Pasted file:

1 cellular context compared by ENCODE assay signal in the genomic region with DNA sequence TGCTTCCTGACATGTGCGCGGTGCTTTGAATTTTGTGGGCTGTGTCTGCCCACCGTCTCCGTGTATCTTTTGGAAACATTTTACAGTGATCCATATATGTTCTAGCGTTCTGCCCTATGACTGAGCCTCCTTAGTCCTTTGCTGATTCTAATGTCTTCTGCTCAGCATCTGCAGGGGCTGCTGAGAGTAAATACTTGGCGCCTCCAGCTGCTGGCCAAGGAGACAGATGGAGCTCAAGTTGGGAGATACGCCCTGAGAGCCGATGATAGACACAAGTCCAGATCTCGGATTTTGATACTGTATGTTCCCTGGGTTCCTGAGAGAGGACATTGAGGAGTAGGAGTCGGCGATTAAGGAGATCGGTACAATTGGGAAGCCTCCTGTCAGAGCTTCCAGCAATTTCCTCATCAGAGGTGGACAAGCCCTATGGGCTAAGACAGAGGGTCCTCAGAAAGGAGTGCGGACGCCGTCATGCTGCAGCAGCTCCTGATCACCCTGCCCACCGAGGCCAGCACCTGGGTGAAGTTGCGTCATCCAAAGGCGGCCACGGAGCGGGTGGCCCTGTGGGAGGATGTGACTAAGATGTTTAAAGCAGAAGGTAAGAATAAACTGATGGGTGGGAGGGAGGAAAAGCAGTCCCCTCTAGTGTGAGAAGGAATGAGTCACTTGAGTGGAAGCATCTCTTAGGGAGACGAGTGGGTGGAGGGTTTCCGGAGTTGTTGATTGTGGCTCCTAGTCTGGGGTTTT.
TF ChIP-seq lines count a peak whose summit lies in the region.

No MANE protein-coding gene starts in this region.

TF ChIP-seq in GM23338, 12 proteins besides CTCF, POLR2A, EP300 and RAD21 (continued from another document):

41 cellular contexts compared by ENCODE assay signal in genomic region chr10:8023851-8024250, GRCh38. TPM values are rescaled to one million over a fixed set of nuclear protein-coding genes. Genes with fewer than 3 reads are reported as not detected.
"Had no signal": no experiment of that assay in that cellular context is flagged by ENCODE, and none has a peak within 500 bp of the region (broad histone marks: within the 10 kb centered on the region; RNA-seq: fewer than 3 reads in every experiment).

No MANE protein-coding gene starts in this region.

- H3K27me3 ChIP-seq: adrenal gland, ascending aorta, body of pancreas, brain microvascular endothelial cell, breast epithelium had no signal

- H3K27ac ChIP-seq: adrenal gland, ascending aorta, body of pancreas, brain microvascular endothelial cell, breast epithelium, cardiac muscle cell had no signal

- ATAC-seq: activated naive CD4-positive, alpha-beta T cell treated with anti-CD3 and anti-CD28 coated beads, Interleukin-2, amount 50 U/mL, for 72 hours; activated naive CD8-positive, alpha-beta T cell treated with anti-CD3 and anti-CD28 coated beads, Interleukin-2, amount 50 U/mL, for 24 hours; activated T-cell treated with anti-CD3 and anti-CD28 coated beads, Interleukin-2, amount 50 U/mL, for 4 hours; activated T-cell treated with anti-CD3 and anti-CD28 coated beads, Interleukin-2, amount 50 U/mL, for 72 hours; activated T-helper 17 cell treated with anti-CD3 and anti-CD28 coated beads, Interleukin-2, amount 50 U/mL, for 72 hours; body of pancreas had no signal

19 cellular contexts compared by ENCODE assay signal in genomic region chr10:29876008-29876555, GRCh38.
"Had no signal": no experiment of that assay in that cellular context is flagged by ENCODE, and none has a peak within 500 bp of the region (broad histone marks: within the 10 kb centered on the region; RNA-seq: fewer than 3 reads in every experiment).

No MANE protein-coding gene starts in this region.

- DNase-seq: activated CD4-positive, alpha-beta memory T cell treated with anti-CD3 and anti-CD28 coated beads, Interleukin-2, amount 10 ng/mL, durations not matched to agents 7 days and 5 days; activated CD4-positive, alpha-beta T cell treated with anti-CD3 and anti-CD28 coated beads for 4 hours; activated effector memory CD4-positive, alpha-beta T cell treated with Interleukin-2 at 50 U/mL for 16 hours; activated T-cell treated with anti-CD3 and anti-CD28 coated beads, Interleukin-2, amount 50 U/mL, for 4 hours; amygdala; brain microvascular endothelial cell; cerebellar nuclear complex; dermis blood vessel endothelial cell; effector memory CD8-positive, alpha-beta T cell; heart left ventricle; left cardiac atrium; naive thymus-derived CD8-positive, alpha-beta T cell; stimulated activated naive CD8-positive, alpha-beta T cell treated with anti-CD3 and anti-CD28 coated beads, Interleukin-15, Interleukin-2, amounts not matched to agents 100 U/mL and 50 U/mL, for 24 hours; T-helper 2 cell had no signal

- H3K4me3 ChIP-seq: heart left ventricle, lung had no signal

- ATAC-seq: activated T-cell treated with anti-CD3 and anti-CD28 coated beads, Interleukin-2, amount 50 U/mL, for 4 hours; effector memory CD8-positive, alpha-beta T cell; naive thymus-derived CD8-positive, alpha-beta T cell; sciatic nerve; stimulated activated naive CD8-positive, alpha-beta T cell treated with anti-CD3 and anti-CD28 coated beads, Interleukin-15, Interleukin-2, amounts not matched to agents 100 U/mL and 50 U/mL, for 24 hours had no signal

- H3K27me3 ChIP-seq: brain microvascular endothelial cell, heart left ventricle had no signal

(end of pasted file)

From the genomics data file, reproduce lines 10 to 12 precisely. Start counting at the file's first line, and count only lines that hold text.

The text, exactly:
- ATAC-seq: activated naive CD4-positive, alpha-beta T cell treated with anti-CD3 and anti-CD28 coated beads, Interleukin-2, amount 50 U/mL, for 72 hours; activated naive CD8-positive, alpha-beta T cell treated with anti-CD3 and anti-CD28 coated beads, Interleukin-2, amount 50 U/mL, for 24 hours; activated T-cell treated with anti-CD3 and anti-CD28 coated beads, Interleukin-2, amount 50 U/mL, for 4 hours; activated T-cell treated with anti-CD3 and anti-CD28 coated beads, Interleukin-2, amount 50 U/mL, for 72 hours; activated T-helper 17 cell treated with anti-CD3 and anti-CD28 coated beads, Interleukin-2, amount 50 U/mL, for 72 hours; body of pancreas had no signal

19 cellular contexts compared by ENCODE assay signal in genomic region chr10:29876008-29876555, GRCh38.
"Had no signal": no experiment of that assay in that cellular context is flagged by ENCODE, and none has a peak within 500 bp of the region (broad histone marks: within the 10 kb centered on the region; RNA-seq: fewer than 3 reads in every experiment).